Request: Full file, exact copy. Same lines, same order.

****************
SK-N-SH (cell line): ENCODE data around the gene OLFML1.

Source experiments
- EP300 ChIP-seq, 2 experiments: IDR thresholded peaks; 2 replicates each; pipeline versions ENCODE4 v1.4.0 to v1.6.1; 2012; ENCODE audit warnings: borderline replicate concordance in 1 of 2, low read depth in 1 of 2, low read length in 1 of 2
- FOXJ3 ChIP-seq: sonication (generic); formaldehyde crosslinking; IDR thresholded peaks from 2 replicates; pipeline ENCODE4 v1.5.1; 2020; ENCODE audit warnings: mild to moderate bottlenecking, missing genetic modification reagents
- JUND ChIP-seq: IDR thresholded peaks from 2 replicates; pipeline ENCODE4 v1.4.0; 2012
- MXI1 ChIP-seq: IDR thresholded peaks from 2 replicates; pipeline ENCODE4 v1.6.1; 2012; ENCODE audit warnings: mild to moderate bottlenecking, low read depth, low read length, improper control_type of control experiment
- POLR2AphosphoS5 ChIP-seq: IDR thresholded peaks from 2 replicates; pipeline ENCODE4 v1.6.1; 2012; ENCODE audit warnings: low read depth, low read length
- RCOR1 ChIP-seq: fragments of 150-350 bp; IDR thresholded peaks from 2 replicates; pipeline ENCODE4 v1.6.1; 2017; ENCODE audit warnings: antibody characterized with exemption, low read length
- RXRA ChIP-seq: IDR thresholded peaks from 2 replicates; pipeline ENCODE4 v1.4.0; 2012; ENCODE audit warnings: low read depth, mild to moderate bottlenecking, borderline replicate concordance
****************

SK-N-SH (cell line): ENCODE data around the gene OLFML1.

Source experiments
- EP300 ChIP-seq, 2 experiments: IDR thresholded peaks; 2 replicates each; pipeline versions ENCODE4 v1.4.0 to v1.6.1; 2012; ENCODE audit warnings: borderline replicate concordance in 1 of 2, low read depth in 1 of 2, low read length in 1 of 2
- FOXJ3 ChIP-seq: sonication (generic); formaldehyde crosslinking; IDR thresholded peaks from 2 replicates; pipeline ENCODE4 v1.5.1; 2020; ENCODE audit warnings: mild to moderate bottlenecking, missing genetic modification reagents
- JUND ChIP-seq: IDR thresholded peaks from 2 replicates; pipeline ENCODE4 v1.4.0; 2012
- MXI1 ChIP-seq: IDR thresholded peaks from 2 replicates; pipeline ENCODE4 v1.6.1; 2012; ENCODE audit warnings: mild to moderate bottlenecking, low read depth, low read length, improper control_type of control experiment
- POLR2AphosphoS5 ChIP-seq: IDR thresholded peaks from 2 replicates; pipeline ENCODE4 v1.6.1; 2012; ENCODE audit warnings: low read depth, low read length
- RCOR1 ChIP-seq: fragments of 150-350 bp; IDR thresholded peaks from 2 replicates; pipeline ENCODE4 v1.6.1; 2017; ENCODE audit warnings: antibody characterized with exemption, low read length
- RXRA ChIP-seq: IDR thresholded peaks from 2 replicates; pipeline ENCODE4 v1.4.0; 2012; ENCODE audit warnings: low read depth, mild to moderate bottlenecking, borderline replicate concordance